Types of injuries among Polish soldiers and civilian staff in the 7th, 8th, 9th and 10th rotation of the Afghan stabilization mission
Med Sci Monit 2012; 18(3): SR9-15
Available online: 2012-02-20
Background: The Afghan military theatre is specifically marked by guerilla operations and massive use of IEDs (improvised explosive devices) that pose new types of threats for their victims. At the same time, the relevant literature contains only a single, fragmentary analysis on injuries suffered by soldiers serving in the Afghan mission.
Material/Methods: This is a review of medical reports of the Polish Military Contingent deployed within Operation Enduring Freedom, from 1 January 2010 to 31 December 2011; the analysis includes all cases of combat and non-combat injuries in terms of their causes.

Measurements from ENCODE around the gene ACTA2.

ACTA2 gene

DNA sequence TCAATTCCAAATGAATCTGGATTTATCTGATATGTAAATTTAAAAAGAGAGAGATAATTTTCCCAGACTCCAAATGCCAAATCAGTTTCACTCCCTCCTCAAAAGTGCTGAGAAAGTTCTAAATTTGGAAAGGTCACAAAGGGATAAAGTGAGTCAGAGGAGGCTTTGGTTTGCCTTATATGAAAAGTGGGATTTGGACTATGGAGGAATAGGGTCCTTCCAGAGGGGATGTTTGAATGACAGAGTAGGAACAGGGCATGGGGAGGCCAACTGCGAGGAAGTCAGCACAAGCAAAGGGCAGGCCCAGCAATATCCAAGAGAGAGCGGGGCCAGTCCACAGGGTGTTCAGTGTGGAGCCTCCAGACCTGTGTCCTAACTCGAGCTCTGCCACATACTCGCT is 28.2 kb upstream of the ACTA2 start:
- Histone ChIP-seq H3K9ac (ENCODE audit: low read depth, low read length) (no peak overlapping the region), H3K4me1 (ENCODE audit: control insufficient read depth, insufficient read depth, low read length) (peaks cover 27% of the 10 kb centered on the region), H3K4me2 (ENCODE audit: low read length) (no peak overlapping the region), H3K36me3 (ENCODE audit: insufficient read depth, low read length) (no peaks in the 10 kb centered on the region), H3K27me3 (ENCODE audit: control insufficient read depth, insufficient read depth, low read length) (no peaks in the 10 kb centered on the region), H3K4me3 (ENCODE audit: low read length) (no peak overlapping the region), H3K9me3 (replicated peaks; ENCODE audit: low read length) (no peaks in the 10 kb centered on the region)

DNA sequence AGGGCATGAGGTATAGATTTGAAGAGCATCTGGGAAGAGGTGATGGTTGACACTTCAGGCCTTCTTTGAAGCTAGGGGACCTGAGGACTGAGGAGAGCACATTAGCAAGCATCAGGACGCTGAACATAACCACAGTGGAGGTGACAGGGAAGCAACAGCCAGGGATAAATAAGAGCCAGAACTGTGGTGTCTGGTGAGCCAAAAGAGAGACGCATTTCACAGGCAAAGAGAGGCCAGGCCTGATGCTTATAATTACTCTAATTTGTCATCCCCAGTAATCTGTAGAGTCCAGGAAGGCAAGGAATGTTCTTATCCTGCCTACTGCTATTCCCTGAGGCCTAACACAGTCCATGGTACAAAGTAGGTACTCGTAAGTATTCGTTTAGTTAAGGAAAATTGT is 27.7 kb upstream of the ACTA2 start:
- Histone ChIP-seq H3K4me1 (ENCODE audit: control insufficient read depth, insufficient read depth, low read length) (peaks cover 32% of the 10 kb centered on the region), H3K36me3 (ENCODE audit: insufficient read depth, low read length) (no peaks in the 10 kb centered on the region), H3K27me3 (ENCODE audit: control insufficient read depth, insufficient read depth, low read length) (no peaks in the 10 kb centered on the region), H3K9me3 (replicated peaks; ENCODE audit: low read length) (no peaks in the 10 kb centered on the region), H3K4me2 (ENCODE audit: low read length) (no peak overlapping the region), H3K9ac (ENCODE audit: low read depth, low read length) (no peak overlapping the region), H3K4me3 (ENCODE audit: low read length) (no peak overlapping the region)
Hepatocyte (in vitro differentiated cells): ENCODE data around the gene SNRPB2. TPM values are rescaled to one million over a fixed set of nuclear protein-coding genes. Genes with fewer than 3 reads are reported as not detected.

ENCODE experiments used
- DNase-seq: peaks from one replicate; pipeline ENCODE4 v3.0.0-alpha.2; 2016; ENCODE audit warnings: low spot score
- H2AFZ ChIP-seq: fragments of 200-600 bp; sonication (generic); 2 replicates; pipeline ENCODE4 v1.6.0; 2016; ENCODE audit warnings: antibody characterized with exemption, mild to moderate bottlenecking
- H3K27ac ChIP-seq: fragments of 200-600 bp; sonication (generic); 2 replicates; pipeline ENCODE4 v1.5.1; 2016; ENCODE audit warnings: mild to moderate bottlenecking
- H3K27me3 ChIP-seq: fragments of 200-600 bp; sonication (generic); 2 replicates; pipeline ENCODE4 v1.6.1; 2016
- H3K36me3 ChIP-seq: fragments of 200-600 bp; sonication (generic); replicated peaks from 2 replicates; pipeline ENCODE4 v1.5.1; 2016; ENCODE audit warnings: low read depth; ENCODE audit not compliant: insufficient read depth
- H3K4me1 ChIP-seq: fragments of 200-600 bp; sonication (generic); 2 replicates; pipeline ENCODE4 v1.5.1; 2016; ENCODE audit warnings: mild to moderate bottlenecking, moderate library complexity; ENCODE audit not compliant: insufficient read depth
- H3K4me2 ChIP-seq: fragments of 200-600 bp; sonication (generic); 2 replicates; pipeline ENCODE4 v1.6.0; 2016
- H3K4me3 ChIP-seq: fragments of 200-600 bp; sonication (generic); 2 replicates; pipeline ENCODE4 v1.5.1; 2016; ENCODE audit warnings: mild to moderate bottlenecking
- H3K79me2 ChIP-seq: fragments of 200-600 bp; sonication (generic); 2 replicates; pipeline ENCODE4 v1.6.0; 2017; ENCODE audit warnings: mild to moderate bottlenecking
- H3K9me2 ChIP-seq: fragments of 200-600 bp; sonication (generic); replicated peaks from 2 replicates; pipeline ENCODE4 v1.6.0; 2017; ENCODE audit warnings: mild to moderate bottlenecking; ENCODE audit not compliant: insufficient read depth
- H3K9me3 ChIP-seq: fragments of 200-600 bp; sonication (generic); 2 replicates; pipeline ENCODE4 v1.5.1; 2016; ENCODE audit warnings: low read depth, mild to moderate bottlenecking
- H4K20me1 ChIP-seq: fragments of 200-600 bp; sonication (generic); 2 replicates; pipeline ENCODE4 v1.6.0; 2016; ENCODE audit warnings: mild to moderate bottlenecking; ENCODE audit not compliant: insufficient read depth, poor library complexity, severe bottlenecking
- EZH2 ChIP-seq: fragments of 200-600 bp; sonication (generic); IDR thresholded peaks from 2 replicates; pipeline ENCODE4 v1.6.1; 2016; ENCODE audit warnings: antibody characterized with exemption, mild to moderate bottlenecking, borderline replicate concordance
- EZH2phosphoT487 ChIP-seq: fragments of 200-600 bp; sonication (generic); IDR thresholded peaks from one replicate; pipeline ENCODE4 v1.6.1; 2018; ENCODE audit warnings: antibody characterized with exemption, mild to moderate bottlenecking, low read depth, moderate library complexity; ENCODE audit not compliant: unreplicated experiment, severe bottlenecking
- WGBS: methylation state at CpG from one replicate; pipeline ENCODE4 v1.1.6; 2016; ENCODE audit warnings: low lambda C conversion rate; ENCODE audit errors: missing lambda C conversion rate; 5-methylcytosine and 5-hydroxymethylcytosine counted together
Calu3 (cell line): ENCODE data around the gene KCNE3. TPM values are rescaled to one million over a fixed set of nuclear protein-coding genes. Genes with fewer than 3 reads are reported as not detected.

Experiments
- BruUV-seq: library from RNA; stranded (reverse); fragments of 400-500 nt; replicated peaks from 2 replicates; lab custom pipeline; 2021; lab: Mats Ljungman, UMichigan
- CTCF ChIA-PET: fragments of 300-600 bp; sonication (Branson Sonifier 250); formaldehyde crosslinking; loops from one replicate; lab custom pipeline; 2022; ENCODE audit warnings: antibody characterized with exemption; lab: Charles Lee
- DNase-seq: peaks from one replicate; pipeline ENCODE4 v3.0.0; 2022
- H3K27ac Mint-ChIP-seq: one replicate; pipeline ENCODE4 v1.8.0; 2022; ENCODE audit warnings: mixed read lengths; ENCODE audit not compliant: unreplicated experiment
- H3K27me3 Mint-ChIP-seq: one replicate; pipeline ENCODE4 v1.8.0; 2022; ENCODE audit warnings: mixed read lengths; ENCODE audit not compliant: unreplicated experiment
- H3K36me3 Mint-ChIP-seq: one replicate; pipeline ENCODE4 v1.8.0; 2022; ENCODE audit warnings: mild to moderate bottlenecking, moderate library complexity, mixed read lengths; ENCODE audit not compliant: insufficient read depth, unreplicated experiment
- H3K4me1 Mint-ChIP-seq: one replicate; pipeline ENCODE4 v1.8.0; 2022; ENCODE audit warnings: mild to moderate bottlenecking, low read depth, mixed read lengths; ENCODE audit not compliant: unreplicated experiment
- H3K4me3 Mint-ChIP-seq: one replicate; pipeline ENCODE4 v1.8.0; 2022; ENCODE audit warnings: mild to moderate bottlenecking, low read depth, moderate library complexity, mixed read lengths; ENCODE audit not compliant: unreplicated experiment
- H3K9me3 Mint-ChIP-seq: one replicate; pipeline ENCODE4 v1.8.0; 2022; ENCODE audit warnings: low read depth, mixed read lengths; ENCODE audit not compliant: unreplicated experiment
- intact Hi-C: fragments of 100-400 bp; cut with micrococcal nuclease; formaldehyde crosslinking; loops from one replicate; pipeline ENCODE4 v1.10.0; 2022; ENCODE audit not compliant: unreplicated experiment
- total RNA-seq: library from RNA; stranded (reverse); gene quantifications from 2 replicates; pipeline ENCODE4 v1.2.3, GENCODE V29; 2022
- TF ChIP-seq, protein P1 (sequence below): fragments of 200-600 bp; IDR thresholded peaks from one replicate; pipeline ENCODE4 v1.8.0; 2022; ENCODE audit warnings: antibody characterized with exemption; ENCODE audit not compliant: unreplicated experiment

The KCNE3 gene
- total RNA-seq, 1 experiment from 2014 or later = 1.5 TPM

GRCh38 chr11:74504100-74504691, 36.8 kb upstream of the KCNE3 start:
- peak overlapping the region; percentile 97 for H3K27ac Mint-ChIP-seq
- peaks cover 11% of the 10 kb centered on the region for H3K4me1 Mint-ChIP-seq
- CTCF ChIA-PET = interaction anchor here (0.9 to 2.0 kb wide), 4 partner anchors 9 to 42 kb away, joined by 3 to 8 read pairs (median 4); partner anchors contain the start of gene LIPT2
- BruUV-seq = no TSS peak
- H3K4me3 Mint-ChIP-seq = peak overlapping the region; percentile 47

Results: In the period under analysis, 380 Polish soldiers were reported injured; 87.1% of cases were combat and 12.9% non-combat injuries. The structure of injuries caused as a result of IED explosions was dominated by multiple limb injuries, associated most frequently with severe body cavities/spine injuries. In the case of other incidents, both combat and non-combat, the predominant consequences were single and, most commonly, less severe injuries. The average number of injuries suffered from IED attacks (3.37) was significantly higher than the number of injuries from other attacks (1.16), and higher than the number of non-combat injuries (1.43).
Conclusions: IED attacks pose a serious medical problem, considering their high number and the severity of injuries they cause.
Keywords: Poland - ethnology, Wounds and Injuries - classification, Military Personnel, Afghanistan